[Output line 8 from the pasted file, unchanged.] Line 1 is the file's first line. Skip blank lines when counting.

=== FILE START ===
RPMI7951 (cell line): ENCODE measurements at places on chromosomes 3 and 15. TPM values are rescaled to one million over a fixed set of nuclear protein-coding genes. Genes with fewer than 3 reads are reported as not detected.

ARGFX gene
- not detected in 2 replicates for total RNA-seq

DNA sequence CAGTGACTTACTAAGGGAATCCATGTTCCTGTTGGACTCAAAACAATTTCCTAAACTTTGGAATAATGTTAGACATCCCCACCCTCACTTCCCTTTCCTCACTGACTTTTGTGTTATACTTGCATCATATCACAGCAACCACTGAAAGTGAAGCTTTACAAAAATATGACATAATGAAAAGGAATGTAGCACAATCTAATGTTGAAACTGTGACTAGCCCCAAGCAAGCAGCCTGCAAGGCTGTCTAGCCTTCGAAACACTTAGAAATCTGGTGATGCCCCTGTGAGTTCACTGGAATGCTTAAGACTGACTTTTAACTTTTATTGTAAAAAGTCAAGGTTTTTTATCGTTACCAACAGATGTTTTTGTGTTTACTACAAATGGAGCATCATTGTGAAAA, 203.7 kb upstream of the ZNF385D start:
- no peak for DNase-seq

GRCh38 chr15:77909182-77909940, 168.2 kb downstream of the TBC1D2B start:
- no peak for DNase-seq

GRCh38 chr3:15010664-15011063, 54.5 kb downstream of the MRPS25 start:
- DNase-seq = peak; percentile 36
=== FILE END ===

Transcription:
GRCh38 chr3:15010664-15011063, 54.5 kb downstream of the MRPS25 start: